Example Answer for Question 4 Paper 1: AS Sociology, June 2017 (AQA)
- AS, A-Level
Last updated 17 May 2017
Question 4. [10 marks]
The introduction of marketization in education, specifically league tables, may have indirectly hindered the progress of black pupils by encouraging a process of ‘educational triage’. League tables traditionally measure the proportion of pupils gaining five or more A*-C grades at GCSE. This puts pressure on schools to focus their support on those underperforming students that teachers consider most likely to respond to additional help. Critically, Gillborn and Youdell see this triage process as based on teacher labelling. Since studies show black pupils may be viewed as more disruptive and placed in lower streams, they are denied a fair opportunity to academic support and higher tiered exams, thus undermining their experience of education. However, since the root of this inequality is negative teacher labelling, the introduction of league tables cannot be held entirely to blame.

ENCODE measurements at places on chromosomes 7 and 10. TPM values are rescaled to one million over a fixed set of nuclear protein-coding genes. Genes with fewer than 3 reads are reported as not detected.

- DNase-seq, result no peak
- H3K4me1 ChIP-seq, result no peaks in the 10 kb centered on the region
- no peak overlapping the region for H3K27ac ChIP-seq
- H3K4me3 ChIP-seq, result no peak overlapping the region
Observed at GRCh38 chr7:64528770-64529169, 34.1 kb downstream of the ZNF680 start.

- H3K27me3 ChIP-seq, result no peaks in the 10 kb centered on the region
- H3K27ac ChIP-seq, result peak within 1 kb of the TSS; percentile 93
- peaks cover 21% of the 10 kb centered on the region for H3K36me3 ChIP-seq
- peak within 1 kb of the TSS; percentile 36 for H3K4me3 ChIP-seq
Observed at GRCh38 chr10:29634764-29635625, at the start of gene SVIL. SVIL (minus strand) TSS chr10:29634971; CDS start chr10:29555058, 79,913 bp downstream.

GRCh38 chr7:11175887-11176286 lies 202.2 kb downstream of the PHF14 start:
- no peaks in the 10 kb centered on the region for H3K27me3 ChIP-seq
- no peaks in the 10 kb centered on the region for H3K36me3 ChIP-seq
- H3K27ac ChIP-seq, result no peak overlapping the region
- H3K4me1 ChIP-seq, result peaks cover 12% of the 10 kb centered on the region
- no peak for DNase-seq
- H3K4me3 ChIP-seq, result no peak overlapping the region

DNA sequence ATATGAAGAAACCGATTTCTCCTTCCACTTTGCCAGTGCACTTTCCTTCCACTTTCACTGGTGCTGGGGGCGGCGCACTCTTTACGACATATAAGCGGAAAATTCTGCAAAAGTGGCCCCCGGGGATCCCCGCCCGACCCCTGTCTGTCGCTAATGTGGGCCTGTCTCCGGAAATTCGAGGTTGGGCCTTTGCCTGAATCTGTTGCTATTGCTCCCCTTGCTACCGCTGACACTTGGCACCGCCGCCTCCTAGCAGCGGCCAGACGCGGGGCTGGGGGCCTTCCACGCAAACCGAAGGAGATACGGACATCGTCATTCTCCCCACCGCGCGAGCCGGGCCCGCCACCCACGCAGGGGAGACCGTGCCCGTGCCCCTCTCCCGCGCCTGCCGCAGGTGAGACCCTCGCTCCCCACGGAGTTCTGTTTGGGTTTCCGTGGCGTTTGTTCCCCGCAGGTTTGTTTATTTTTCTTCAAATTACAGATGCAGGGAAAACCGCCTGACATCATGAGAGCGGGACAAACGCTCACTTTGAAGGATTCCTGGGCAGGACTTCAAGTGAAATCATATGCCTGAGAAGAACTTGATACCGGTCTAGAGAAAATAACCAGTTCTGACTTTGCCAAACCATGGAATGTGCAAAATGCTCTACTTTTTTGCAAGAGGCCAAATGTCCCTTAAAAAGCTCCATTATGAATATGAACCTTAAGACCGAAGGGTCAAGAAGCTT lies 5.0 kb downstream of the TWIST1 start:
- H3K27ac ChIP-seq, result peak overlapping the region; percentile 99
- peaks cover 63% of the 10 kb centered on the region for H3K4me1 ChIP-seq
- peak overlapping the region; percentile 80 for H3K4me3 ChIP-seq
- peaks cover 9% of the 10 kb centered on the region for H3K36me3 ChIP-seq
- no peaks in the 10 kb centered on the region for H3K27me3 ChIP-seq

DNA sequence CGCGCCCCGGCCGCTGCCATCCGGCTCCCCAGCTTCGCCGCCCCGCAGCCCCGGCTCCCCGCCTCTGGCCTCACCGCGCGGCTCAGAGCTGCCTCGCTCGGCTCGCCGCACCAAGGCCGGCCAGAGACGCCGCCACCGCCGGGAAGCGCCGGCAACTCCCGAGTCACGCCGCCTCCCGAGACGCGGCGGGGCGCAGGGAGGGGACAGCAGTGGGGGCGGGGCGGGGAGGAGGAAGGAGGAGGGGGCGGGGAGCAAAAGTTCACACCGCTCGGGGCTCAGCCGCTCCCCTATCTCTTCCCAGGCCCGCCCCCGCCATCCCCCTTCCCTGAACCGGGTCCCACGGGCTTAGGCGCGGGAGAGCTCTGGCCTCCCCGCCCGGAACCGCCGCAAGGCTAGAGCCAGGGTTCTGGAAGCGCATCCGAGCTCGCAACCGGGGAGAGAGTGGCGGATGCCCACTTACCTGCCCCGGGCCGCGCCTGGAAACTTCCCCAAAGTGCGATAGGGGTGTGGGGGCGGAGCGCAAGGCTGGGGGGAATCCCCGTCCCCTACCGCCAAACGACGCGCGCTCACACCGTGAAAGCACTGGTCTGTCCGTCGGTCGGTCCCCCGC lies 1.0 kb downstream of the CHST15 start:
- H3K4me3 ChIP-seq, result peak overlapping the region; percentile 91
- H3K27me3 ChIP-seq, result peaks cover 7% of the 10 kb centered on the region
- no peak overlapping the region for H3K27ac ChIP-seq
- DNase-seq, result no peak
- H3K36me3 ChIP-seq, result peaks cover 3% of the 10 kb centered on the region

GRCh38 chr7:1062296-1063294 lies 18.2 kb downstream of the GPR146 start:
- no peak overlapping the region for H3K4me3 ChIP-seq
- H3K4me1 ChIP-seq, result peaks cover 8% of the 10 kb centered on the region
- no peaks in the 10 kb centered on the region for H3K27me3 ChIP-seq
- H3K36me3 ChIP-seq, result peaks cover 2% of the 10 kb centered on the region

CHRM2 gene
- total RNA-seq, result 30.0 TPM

A second way in which educational policies may have affected the experience of minority ethnic groups is also proposed by Gillborn. In 2003 a new way of measuring primary school pupils’ abilities was introduced. The foundation stage profile (FSP) replaced the old ‘baseline assessment’ and had two key differences. No written test was required by the FSP, so it was based entirely on teachers’ judgements. Whereas the baseline tests took place at the start of primary school, the FSP is conducted at the end of foundation stage. Gillborn found statistical evidence that black children went from being the highest achievers immediately before the introduction of the FSP to below white children afterwards. However, this was only the case in one of the local authorities investigated. Gillborn concluded that the function of nationally standardised assessments is to reinforce the dominant culture’s superiority, and that the FSP increased the opportunity for racist stereotypes to influence black children’s scores.
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